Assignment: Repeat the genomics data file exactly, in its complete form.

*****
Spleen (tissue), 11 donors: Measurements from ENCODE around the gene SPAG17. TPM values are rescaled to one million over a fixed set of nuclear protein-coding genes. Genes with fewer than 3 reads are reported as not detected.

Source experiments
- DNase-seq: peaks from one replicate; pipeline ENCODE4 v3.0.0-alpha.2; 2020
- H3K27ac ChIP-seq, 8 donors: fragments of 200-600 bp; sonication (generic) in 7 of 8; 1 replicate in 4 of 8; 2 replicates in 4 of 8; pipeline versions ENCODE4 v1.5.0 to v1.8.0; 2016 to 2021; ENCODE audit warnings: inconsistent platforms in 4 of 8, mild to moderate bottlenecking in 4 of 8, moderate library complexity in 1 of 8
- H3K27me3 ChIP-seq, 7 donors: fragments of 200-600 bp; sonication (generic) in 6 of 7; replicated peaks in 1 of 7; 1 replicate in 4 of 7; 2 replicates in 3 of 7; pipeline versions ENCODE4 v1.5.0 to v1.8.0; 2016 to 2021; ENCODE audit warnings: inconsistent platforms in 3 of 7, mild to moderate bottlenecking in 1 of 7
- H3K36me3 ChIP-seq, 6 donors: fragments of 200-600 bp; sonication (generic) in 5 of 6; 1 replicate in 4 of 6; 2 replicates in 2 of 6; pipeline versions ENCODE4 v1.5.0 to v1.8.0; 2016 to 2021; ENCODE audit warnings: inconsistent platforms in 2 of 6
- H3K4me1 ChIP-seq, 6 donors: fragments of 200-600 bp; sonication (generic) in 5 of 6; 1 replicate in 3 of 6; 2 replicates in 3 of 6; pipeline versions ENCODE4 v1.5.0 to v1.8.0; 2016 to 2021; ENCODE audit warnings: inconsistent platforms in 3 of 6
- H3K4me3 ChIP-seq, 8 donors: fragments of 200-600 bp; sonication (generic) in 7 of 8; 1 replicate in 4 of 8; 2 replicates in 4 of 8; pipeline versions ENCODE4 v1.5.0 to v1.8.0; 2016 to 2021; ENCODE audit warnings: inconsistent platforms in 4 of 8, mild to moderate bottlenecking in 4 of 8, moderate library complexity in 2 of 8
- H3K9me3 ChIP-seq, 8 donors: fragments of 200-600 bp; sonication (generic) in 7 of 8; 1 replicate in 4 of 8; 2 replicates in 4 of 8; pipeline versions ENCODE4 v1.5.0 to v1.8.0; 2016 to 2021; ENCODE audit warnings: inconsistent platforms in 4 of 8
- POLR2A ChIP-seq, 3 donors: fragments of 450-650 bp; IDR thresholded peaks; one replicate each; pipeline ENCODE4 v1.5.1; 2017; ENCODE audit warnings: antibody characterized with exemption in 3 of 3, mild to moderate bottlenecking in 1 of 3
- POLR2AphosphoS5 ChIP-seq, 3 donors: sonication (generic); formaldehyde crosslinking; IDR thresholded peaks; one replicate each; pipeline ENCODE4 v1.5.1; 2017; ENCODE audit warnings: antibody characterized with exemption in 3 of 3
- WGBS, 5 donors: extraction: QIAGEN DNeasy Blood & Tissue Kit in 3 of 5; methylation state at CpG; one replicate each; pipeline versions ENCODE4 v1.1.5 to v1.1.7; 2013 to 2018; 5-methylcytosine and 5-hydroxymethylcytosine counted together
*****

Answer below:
Spleen (tissue), 11 donors: Measurements from ENCODE around the gene SPAG17. TPM values are rescaled to one million over a fixed set of nuclear protein-coding genes. Genes with fewer than 3 reads are reported as not detected.

Source experiments
- DNase-seq: peaks from one replicate; pipeline ENCODE4 v3.0.0-alpha.2; 2020
- H3K27ac ChIP-seq, 8 donors: fragments of 200-600 bp; sonication (generic) in 7 of 8; 1 replicate in 4 of 8; 2 replicates in 4 of 8; pipeline versions ENCODE4 v1.5.0 to v1.8.0; 2016 to 2021; ENCODE audit warnings: inconsistent platforms in 4 of 8, mild to moderate bottlenecking in 4 of 8, moderate library complexity in 1 of 8
- H3K27me3 ChIP-seq, 7 donors: fragments of 200-600 bp; sonication (generic) in 6 of 7; replicated peaks in 1 of 7; 1 replicate in 4 of 7; 2 replicates in 3 of 7; pipeline versions ENCODE4 v1.5.0 to v1.8.0; 2016 to 2021; ENCODE audit warnings: inconsistent platforms in 3 of 7, mild to moderate bottlenecking in 1 of 7
- H3K36me3 ChIP-seq, 6 donors: fragments of 200-600 bp; sonication (generic) in 5 of 6; 1 replicate in 4 of 6; 2 replicates in 2 of 6; pipeline versions ENCODE4 v1.5.0 to v1.8.0; 2016 to 2021; ENCODE audit warnings: inconsistent platforms in 2 of 6
- H3K4me1 ChIP-seq, 6 donors: fragments of 200-600 bp; sonication (generic) in 5 of 6; 1 replicate in 3 of 6; 2 replicates in 3 of 6; pipeline versions ENCODE4 v1.5.0 to v1.8.0; 2016 to 2021; ENCODE audit warnings: inconsistent platforms in 3 of 6
- H3K4me3 ChIP-seq, 8 donors: fragments of 200-600 bp; sonication (generic) in 7 of 8; 1 replicate in 4 of 8; 2 replicates in 4 of 8; pipeline versions ENCODE4 v1.5.0 to v1.8.0; 2016 to 2021; ENCODE audit warnings: inconsistent platforms in 4 of 8, mild to moderate bottlenecking in 4 of 8, moderate library complexity in 2 of 8
- H3K9me3 ChIP-seq, 8 donors: fragments of 200-600 bp; sonication (generic) in 7 of 8; 1 replicate in 4 of 8; 2 replicates in 4 of 8; pipeline versions ENCODE4 v1.5.0 to v1.8.0; 2016 to 2021; ENCODE audit warnings: inconsistent platforms in 4 of 8
- POLR2A ChIP-seq, 3 donors: fragments of 450-650 bp; IDR thresholded peaks; one replicate each; pipeline ENCODE4 v1.5.1; 2017; ENCODE audit warnings: antibody characterized with exemption in 3 of 3, mild to moderate bottlenecking in 1 of 3
- POLR2AphosphoS5 ChIP-seq, 3 donors: sonication (generic); formaldehyde crosslinking; IDR thresholded peaks; one replicate each; pipeline ENCODE4 v1.5.1; 2017; ENCODE audit warnings: antibody characterized with exemption in 3 of 3
- WGBS, 5 donors: extraction: QIAGEN DNeasy Blood & Tissue Kit in 3 of 5; methylation state at CpG; one replicate each; pipeline versions ENCODE4 v1.1.5 to v1.1.7; 2013 to 2018; 5-methylcytosine and 5-hydroxymethylcytosine counted together